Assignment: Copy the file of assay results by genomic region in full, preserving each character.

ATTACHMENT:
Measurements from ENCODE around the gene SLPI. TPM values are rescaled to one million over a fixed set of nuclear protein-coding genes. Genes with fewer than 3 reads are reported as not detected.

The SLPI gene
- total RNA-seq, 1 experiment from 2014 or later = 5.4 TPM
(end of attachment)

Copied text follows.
Measurements from ENCODE around the gene SLPI. TPM values are rescaled to one million over a fixed set of nuclear protein-coding genes. Genes with fewer than 3 reads are reported as not detected.

The SLPI gene
- total RNA-seq, 1 experiment from 2014 or later = 5.4 TPM